In the music video of the popular song “Beat the Pussy Up” by Loverance featuring IAMSU, it provides images of attractive women dancing around at a bar and vying for the attention of the artists. In the first moments of the video they talk about entering an exclusive party they were invited too that is filled with alcohol and beautiful women who are there simply there to give out sex. As the video continues you hear lyrics like, “Im gonna get deep in it” or “Call me I can get it juicy for ya.” Insinuating that not only will sex be had, but it very well might be the best sex that these women will ever have. This video eventually cuts to a scene where a rapper talks about what he wants to do a girl like “fill me on up, put it in your gut” and as he is saying this he looks as if he is directly speaking to a girl looks to be smiling and enjoying everything the rapper says. As you watch the video every girl seems to enjoy the lyrics and the artist’s presence further confirming the values and labels men put on women. For example, a label often put on women is “hot piece of ass” which relates women similarly to barbequed meat. These labels will often leave women feeling like sex objects and pieces of meat that can only contribute to world by having sex.  I think if women were to push back on dominant gaze that males have on women within the music industry they should resist and shoot down artists that write songs that are as disrespectful to woman as  “Beat the Pussy Up.”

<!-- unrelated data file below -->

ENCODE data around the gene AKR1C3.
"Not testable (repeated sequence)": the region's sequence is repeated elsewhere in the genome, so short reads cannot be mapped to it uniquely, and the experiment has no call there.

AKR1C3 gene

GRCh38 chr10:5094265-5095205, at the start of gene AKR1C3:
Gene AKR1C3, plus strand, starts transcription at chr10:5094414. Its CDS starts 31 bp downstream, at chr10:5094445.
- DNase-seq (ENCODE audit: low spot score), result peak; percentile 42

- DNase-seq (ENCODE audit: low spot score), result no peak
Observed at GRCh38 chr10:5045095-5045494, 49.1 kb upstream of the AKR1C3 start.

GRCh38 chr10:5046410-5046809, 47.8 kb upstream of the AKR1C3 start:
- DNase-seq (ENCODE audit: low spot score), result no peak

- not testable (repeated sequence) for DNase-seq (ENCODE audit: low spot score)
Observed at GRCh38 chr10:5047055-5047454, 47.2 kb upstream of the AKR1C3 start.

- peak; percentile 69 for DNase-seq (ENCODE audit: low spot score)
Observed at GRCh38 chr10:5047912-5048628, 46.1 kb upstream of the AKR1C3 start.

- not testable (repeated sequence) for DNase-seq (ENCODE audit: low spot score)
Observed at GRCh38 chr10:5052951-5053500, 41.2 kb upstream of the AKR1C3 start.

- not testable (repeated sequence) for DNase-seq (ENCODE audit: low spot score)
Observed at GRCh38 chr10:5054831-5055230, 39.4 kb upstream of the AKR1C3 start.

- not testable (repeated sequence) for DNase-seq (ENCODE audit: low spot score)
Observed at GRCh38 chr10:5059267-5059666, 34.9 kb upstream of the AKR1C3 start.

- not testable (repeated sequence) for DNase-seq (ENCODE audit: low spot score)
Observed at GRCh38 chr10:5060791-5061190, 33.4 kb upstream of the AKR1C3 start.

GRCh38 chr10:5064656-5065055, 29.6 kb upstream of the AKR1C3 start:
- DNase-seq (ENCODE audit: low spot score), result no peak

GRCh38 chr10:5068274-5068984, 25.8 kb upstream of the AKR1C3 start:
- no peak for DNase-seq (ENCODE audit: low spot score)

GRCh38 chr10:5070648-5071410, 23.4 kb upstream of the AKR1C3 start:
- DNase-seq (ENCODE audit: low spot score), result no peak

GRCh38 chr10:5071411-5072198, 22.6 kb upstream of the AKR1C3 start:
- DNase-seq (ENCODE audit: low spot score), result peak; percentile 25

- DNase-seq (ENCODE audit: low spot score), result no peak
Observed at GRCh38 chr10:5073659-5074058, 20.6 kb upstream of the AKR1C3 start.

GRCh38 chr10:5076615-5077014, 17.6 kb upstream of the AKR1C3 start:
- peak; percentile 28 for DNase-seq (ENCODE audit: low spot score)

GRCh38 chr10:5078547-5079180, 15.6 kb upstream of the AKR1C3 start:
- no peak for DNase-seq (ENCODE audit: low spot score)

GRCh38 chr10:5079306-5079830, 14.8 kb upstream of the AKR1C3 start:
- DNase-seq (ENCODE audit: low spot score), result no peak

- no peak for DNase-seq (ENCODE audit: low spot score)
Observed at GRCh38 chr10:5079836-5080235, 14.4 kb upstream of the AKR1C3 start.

Eminem has always had trouble with the opposite sex, and although everyone can relate to this in some form, Eminem’s experiences have been well…legal and public to say the least. Eminem’s fans know that his relationship/divorce from his wife Kim Scott was rather chaotic for him. The couple divorced once, remarried each other, then later divorced again three months later with a lawsuit she filed against him. Eminem has also been sued by his own family (mother and aunt), and his ongoing feud with Mariah Carey over their alleged relationship, which seems to be brought up from time to time in some of his work. All of this leads to the excessive amount of violent Misogyny in his songs, specifically, “Superman”. This song is about Eminem’s perception on women. To him, women are whores, gold diggers, and liars. He doesn’t want to be in a relationship with anyone from the opposite sex and doesn’t want to be affiliated with women in general. To him, women lie, and all they want is fame and the life that comes with it. In order for him to not get hurt again, he basically plays games with them. An example of that is in the beginning in the music video, Him and the girl (pornstar Gina Lynn) describe themselves as “wanting” and “loving” each other. All this goes on and all of a sudden his opinion of her changes: “Ooh you drive me crazy, bitch you make me hurl”. In other words, he says she’s another worthless slut and in the video, he kicks the chick out of his home along with her belongings as if she was a prostitute. He tells them that he is their superman, and how the girl drives him crazy. To him everything is a game, and he is the winner because he will never fall for a female’s game. “I’d never love you enough to trust you, we just met and I just f*cked you” just comes to tell you that he’s using women for sex one after another treating them like shit. In a few clips in the music video, Eminem is shown in a sea of almost naked women basically wanting to grab a piece of him and this interpretation shows that women want nothing but lust from men and all of them are the same. “Love that tattoo what’s that say? Rot in Pieces, uh that’s great” is basically telling his ex to go f*ck herself and die. And finally,” “Put Anthrax on a Tampax and slap you till you can’t stand.” basically put the nail in the coffin of this misogynistic song and video. In my opinion, he’s just going with the popular hip hop culture’s ideas that he grew up around and trying to keep a traditional, stereotypical hip hop view of women in his music. Sexism sells in the hip-hop industry unfortunately. The majority of rappers/rap songs use offensive vocabulary (all because they think it’s cool), “bitches” and “hos”, etc. If you find Eminem sexist, then you should find most other rappers sexist too.